For this weeks blog, I’d like to touch the topic of on-premise Jamf Pro installations, and to be more specific, some consideration to make when making your on-prem server reachable outside your network.
First of all: the thoughts and statements in this article are my own. Please feel free to comment, correct and make suggestions, but just remember to refer to docs.jamf.com (and other Jamf KB’s, white papers and tech articles) for official guidance on supported installations of Jamf Pro.
That said, more and more people are choosing for Jamf Cloud over on-premise Jamf Pro installations, and this for multiple reasons. With Jamf Cloud you don’t need to manage your own server, keep it up to date, make it secure, etc… which frees up a lot of time you can use for other things, like managing your devices instead of managing servers or just use the time to enjoy a cold beer, nice cup of coffee or whatever you fancy doing instead of maintaining servers.
But some environments are not ready to move to cloud services (yet), because their type of business doesn’t allow it, or whatever other valid reason. Hosting an on-premise Jamf Pro server might sometimes be the only option. That’s fine, but hosting your own server comes with big responsibilities (which would otherwise be taken care of by Jamf when using Jamf Cloud), and apart from organising the required ressources, keeping your servers up and running, and investing time in maintenance, there are multiple network and security considerations to make.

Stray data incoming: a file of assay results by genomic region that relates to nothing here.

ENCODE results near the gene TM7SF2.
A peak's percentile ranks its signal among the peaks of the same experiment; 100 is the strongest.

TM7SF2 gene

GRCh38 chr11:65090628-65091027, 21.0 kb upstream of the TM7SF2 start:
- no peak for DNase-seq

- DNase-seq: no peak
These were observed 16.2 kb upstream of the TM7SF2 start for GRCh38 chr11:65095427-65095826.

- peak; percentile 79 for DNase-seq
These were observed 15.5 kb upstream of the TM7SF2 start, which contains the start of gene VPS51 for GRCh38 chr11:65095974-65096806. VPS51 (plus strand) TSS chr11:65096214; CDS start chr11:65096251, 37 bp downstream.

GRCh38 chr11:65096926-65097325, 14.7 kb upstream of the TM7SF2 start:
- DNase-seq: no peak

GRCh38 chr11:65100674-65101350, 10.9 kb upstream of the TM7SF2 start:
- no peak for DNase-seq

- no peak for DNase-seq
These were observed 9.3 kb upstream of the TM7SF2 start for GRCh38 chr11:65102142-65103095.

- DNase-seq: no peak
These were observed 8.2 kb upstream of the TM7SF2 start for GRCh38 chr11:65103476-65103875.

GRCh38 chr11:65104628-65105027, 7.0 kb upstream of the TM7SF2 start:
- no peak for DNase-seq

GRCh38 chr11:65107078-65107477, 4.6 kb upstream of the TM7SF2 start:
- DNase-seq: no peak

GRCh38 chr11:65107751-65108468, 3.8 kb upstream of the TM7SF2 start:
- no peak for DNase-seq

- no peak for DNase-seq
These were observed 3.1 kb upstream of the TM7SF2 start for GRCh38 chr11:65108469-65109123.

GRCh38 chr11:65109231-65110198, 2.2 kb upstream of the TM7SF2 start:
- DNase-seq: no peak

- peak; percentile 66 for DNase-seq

I’m not going to dive into all the requirements for the Jamf Pro server, as those can easily be found on: Jamf Pro System Requirements
Instead, I’d like to touch one specific part of the on-premise setup: how to allow your devices to communicate with your internal Jamf Pro server, when they are outside your internal network, roaming the beautiful but sometimes hostile internet?
Allowing your devices, both macOS as iOS, to communicate with your Jamf Pro server, when they are inside your internal network, is most likely going to be a straight forward exercise. By default, devices use port 8443 to communicate with Jamf Pro, and apart from allowing some communication outbound from your network and inbound to Apple, there is not that much work to do. See: Network ports used by Jamf Pro